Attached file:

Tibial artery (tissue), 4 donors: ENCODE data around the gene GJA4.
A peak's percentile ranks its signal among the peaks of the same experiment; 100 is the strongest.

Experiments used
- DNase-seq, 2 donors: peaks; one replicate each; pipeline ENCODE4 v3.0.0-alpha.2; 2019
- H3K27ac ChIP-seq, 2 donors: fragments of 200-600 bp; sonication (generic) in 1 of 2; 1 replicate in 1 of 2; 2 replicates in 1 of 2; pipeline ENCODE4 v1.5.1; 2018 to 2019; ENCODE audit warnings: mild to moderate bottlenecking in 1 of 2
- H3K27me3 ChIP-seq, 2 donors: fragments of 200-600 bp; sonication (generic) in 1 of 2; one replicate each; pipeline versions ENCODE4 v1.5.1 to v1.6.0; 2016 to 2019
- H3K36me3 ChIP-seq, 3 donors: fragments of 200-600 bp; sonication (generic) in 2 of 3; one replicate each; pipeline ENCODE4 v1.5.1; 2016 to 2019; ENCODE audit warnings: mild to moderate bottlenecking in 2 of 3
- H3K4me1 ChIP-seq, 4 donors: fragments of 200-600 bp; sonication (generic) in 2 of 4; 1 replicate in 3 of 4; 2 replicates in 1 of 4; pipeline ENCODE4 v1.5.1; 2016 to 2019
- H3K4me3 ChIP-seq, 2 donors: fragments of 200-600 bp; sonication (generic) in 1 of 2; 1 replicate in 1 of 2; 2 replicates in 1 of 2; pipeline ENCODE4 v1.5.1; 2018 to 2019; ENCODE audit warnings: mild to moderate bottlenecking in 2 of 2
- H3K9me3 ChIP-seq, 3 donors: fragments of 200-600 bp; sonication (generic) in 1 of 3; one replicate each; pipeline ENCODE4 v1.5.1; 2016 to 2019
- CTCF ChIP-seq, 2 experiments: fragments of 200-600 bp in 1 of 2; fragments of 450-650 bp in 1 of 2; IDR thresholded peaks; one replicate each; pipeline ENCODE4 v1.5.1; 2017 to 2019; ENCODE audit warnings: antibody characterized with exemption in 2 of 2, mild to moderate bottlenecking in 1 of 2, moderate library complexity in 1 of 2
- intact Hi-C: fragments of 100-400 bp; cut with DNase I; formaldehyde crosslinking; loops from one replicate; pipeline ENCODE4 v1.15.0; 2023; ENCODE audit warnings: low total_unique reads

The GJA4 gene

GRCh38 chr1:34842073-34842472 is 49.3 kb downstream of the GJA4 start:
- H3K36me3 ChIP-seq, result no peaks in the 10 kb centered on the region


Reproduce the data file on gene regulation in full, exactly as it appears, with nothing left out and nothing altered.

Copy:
Tibial artery (tissue), 4 donors: ENCODE data around the gene GJA4.
A peak's percentile ranks its signal among the peaks of the same experiment; 100 is the strongest.

Experiments used
- DNase-seq, 2 donors: peaks; one replicate each; pipeline ENCODE4 v3.0.0-alpha.2; 2019
- H3K27ac ChIP-seq, 2 donors: fragments of 200-600 bp; sonication (generic) in 1 of 2; 1 replicate in 1 of 2; 2 replicates in 1 of 2; pipeline ENCODE4 v1.5.1; 2018 to 2019; ENCODE audit warnings: mild to moderate bottlenecking in 1 of 2
- H3K27me3 ChIP-seq, 2 donors: fragments of 200-600 bp; sonication (generic) in 1 of 2; one replicate each; pipeline versions ENCODE4 v1.5.1 to v1.6.0; 2016 to 2019
- H3K36me3 ChIP-seq, 3 donors: fragments of 200-600 bp; sonication (generic) in 2 of 3; one replicate each; pipeline ENCODE4 v1.5.1; 2016 to 2019; ENCODE audit warnings: mild to moderate bottlenecking in 2 of 3
- H3K4me1 ChIP-seq, 4 donors: fragments of 200-600 bp; sonication (generic) in 2 of 4; 1 replicate in 3 of 4; 2 replicates in 1 of 4; pipeline ENCODE4 v1.5.1; 2016 to 2019
- H3K4me3 ChIP-seq, 2 donors: fragments of 200-600 bp; sonication (generic) in 1 of 2; 1 replicate in 1 of 2; 2 replicates in 1 of 2; pipeline ENCODE4 v1.5.1; 2018 to 2019; ENCODE audit warnings: mild to moderate bottlenecking in 2 of 2
- H3K9me3 ChIP-seq, 3 donors: fragments of 200-600 bp; sonication (generic) in 1 of 3; one replicate each; pipeline ENCODE4 v1.5.1; 2016 to 2019
- CTCF ChIP-seq, 2 experiments: fragments of 200-600 bp in 1 of 2; fragments of 450-650 bp in 1 of 2; IDR thresholded peaks; one replicate each; pipeline ENCODE4 v1.5.1; 2017 to 2019; ENCODE audit warnings: antibody characterized with exemption in 2 of 2, mild to moderate bottlenecking in 1 of 2, moderate library complexity in 1 of 2
- intact Hi-C: fragments of 100-400 bp; cut with DNase I; formaldehyde crosslinking; loops from one replicate; pipeline ENCODE4 v1.15.0; 2023; ENCODE audit warnings: low total_unique reads

The GJA4 gene

GRCh38 chr1:34842073-34842472 is 49.3 kb downstream of the GJA4 start:
- H3K36me3 ChIP-seq, result no peaks in the 10 kb centered on the region